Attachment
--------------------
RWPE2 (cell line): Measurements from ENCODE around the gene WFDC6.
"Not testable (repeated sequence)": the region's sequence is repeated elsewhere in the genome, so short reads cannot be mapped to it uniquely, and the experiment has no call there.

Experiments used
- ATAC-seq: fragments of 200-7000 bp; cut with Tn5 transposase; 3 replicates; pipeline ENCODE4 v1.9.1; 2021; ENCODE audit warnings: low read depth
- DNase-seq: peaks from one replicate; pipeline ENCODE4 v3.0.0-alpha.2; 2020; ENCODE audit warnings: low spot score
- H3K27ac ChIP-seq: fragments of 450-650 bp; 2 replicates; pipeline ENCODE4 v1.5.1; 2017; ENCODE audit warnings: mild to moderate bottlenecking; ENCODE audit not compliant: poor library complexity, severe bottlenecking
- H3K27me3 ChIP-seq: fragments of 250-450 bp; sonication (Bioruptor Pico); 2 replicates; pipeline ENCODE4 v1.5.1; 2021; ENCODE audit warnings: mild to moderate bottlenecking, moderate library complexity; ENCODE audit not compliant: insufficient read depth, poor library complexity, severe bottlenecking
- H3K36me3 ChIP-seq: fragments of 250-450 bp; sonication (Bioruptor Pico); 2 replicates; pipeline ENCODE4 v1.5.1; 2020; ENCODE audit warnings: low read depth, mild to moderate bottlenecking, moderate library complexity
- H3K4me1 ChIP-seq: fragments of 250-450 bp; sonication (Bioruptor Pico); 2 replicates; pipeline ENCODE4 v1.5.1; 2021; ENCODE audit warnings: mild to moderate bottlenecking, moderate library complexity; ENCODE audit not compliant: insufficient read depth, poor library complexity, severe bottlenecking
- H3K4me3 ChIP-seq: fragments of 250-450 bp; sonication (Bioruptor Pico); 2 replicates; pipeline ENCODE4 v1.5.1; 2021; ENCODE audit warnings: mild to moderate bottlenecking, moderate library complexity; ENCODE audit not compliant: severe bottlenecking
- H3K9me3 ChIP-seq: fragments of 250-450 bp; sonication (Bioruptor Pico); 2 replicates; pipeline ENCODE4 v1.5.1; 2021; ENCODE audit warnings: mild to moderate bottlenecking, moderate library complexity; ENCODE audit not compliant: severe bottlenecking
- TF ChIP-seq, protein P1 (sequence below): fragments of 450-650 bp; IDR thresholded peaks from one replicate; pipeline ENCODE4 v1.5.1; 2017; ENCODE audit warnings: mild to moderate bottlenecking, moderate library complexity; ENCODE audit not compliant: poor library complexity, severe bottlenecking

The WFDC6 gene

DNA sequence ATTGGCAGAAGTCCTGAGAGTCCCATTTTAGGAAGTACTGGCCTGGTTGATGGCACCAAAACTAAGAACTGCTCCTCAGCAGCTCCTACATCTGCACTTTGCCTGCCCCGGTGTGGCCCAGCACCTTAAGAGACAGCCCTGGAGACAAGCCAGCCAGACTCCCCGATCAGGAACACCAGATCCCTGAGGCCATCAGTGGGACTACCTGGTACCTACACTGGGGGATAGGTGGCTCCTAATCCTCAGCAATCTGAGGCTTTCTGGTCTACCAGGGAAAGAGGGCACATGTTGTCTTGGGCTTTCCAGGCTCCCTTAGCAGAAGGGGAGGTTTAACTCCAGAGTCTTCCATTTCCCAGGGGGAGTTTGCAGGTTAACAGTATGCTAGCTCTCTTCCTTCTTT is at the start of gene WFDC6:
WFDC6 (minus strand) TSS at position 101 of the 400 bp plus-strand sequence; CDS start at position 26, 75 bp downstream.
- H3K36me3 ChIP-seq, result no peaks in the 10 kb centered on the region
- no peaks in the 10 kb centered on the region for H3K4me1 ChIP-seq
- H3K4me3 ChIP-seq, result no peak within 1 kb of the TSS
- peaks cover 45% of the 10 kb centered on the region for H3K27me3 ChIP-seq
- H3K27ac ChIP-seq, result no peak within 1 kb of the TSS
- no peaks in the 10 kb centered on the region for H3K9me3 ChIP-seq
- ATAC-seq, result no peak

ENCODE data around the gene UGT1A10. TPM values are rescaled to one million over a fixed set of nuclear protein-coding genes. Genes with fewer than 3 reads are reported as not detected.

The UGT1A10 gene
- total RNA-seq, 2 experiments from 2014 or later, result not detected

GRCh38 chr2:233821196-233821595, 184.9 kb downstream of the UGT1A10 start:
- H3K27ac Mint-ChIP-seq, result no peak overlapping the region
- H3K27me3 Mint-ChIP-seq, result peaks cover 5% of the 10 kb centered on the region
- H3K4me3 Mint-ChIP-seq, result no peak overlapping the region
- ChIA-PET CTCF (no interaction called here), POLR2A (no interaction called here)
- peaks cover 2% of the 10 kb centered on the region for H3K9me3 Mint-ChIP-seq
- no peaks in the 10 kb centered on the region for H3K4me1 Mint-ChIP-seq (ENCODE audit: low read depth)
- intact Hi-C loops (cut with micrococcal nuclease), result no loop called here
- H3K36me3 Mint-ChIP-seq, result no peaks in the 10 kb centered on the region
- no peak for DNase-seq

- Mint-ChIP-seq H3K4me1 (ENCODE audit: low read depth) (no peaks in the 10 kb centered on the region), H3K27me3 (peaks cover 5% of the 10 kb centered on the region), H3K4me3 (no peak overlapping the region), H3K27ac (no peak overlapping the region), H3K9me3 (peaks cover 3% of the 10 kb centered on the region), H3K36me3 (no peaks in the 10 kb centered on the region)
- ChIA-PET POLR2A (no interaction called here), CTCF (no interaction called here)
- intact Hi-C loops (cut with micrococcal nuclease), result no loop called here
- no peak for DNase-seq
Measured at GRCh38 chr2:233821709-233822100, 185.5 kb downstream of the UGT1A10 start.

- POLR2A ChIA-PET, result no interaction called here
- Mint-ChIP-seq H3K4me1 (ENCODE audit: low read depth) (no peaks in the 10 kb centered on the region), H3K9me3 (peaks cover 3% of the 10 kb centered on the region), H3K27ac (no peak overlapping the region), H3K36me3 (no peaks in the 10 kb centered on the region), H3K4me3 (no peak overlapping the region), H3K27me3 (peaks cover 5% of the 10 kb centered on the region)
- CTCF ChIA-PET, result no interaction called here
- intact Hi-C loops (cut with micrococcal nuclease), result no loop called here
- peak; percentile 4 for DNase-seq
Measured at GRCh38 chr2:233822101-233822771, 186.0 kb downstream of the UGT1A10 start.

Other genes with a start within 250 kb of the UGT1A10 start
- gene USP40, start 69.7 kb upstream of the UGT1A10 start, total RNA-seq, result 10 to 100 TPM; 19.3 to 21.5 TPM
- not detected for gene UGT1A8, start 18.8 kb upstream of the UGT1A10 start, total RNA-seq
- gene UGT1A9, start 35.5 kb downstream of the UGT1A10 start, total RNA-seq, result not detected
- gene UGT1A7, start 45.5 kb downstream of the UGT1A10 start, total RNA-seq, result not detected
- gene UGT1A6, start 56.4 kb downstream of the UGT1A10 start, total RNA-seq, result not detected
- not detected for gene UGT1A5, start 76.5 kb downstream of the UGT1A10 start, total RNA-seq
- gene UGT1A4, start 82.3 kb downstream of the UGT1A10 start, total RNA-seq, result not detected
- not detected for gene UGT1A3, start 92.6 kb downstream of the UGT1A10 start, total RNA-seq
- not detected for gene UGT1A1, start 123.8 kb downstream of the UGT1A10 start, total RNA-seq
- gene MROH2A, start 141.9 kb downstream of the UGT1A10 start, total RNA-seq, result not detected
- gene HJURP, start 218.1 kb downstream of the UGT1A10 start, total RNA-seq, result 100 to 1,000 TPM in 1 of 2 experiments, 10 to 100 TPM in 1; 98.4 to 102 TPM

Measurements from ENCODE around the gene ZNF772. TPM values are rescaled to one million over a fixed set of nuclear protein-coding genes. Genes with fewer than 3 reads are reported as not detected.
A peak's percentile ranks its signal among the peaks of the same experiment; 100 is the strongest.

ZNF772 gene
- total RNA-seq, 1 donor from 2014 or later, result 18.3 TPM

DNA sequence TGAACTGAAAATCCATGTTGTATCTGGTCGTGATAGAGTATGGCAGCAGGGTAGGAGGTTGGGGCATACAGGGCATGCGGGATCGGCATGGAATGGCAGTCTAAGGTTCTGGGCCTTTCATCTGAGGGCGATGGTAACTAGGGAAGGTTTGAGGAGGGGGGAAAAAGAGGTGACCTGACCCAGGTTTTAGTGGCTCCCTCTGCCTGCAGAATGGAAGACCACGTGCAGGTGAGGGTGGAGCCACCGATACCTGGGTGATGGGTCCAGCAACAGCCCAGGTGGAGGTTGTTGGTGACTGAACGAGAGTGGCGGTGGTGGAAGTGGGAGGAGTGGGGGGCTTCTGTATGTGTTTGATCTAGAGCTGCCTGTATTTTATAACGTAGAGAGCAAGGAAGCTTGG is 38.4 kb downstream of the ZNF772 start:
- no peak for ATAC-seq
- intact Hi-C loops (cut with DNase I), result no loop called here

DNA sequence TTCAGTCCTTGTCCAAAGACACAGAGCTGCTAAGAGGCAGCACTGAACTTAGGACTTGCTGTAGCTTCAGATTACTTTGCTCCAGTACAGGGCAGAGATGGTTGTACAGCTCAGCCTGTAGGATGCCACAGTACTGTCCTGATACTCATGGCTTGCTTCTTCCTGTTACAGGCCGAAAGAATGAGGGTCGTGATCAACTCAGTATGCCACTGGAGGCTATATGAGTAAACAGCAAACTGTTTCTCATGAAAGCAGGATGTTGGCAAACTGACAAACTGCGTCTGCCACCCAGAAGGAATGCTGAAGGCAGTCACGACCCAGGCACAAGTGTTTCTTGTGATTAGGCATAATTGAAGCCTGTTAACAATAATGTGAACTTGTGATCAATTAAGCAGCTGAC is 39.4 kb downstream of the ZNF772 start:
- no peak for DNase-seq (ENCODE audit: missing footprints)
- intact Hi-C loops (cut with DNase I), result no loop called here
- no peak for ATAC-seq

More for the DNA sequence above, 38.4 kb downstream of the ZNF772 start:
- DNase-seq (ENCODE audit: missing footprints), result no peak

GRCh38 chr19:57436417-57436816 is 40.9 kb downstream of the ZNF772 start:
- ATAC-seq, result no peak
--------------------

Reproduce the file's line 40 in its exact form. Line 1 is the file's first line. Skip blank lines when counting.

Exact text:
Measured at GRCh38 chr2:233821709-233822100, 185.5 kb downstream of the UGT1A10 start.